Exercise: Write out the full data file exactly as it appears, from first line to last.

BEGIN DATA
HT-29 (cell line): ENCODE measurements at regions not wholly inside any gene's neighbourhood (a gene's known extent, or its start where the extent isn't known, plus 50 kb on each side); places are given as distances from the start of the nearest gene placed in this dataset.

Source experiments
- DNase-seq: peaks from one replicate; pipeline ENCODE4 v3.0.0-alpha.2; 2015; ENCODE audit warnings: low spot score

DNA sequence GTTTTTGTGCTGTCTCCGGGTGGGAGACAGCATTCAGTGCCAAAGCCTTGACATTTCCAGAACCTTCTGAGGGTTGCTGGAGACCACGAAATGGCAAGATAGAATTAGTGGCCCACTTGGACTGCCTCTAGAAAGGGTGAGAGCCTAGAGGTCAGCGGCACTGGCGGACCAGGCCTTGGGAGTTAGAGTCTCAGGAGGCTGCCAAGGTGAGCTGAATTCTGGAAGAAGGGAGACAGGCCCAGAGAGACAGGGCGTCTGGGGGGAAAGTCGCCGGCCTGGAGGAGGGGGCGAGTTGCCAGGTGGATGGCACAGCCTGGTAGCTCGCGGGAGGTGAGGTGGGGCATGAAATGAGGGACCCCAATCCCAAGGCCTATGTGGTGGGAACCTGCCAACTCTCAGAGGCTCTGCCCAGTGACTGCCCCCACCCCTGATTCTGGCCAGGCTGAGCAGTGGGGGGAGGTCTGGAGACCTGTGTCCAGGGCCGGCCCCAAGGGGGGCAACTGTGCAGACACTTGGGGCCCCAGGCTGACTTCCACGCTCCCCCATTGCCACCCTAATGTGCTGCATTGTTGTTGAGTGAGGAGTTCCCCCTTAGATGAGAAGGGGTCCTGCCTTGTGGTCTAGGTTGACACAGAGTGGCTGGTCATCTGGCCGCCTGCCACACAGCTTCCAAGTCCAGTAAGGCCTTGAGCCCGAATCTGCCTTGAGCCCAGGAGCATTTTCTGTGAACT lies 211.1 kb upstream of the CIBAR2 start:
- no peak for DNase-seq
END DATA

HT-29 (cell line): ENCODE measurements at regions not wholly inside any gene's neighbourhood (a gene's known extent, or its start where the extent isn't known, plus 50 kb on each side); places are given as distances from the start of the nearest gene placed in this dataset.

Source experiments
- DNase-seq: peaks from one replicate; pipeline ENCODE4 v3.0.0-alpha.2; 2015; ENCODE audit warnings: low spot score

DNA sequence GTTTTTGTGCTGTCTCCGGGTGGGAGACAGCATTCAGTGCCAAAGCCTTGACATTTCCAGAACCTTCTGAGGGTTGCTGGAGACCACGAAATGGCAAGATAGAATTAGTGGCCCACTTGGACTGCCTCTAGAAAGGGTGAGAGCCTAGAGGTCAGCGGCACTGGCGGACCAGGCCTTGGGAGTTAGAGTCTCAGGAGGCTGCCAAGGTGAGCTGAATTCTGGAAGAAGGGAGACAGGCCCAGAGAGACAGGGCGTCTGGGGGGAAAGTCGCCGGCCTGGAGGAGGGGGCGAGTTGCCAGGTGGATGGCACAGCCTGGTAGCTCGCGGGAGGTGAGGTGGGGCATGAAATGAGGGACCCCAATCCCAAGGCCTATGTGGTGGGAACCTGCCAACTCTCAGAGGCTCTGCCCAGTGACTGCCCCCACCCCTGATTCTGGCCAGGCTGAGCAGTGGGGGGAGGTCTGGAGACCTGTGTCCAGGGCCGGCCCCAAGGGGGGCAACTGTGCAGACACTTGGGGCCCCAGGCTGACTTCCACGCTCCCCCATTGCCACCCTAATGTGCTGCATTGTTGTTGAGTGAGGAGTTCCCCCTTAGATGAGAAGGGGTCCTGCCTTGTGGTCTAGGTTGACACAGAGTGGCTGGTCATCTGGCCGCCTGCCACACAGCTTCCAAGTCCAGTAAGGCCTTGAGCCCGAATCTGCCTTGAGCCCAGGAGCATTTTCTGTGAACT lies 211.1 kb upstream of the CIBAR2 start:
- no peak for DNase-seq